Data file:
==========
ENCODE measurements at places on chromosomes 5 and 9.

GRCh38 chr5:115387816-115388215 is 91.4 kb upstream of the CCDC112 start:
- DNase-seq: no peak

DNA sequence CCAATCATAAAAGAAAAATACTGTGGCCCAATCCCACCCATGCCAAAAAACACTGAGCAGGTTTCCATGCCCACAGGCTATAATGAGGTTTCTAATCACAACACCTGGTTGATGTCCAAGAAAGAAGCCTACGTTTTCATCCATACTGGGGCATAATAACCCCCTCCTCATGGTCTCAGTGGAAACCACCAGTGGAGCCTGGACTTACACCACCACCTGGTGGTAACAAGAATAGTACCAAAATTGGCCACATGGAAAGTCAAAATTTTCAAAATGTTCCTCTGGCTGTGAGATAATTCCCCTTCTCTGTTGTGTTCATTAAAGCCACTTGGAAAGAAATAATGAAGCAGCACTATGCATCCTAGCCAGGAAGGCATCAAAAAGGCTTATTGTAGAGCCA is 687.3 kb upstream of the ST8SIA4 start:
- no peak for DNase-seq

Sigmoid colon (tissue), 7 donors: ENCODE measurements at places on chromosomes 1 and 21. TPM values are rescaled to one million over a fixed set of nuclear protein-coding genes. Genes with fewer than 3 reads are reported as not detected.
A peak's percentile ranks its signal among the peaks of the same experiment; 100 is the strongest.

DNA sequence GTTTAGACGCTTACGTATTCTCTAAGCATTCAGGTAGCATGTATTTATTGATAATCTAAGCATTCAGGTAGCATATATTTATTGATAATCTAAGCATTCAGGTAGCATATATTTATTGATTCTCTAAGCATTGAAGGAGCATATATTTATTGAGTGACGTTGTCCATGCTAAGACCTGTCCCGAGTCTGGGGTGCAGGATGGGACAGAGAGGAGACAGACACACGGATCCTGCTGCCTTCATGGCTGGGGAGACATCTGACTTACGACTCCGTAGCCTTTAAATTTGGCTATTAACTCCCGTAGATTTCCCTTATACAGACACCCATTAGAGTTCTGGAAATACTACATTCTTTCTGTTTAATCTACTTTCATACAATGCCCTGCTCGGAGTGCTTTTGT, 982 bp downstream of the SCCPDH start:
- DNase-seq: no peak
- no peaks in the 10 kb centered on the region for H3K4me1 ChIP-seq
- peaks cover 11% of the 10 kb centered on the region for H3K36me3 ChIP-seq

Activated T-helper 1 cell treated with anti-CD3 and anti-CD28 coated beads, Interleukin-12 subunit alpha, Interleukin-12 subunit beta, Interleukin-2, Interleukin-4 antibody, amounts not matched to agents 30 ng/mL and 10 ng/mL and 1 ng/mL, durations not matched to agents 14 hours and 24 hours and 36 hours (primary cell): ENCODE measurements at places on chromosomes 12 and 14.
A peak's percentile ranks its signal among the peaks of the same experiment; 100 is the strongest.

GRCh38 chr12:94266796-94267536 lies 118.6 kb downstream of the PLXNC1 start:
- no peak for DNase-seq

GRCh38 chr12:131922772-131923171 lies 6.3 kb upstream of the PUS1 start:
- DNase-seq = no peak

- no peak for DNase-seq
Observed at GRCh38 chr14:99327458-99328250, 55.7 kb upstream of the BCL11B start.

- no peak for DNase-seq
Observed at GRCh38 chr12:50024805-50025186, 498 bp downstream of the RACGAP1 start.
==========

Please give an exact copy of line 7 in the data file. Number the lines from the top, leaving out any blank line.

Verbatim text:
A peak's percentile ranks its signal among the peaks of the same experiment; 100 is the strongest.